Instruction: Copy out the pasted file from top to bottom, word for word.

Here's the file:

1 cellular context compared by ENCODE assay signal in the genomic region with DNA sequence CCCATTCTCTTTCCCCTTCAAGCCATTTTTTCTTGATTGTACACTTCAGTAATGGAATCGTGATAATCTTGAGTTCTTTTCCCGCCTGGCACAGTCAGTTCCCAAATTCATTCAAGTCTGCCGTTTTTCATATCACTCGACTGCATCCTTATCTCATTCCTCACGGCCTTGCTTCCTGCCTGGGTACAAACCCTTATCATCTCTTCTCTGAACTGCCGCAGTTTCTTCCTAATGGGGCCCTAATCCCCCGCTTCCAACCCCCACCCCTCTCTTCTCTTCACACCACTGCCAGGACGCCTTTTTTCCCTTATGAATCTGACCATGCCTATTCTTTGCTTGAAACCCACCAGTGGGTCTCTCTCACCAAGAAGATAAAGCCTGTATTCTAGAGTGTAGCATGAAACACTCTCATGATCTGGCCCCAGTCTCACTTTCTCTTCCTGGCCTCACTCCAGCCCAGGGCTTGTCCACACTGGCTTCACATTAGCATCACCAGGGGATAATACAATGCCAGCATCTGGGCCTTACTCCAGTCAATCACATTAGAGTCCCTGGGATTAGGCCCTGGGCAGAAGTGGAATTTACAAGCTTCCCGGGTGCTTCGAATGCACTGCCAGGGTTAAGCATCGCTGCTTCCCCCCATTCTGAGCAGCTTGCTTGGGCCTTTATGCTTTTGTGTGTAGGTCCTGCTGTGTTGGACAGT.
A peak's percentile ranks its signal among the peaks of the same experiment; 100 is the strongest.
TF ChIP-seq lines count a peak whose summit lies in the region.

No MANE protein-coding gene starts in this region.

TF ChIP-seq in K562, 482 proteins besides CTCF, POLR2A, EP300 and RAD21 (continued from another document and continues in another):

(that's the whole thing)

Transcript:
1 cellular context compared by ENCODE assay signal in the genomic region with DNA sequence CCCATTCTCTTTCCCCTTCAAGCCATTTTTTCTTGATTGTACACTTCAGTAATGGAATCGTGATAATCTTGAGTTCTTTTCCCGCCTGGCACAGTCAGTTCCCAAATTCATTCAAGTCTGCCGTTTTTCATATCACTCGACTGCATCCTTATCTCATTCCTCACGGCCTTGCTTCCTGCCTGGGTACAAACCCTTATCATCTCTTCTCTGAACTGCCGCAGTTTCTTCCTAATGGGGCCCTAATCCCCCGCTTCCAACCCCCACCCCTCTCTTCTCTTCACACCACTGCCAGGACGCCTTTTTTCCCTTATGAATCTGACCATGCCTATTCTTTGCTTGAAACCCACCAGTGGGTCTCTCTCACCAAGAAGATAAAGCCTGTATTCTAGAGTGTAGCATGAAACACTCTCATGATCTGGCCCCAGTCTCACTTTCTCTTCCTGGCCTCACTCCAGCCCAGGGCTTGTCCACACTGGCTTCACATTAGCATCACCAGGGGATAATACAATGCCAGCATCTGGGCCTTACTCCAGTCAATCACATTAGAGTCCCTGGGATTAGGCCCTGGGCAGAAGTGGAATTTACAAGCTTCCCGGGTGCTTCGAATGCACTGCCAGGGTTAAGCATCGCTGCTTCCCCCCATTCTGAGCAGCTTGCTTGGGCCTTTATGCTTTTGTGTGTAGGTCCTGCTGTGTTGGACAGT.
A peak's percentile ranks its signal among the peaks of the same experiment; 100 is the strongest.
TF ChIP-seq lines count a peak whose summit lies in the region.

No MANE protein-coding gene starts in this region.

TF ChIP-seq in K562, 482 proteins besides CTCF, POLR2A, EP300 and RAD21 (continued from another document and continues in another):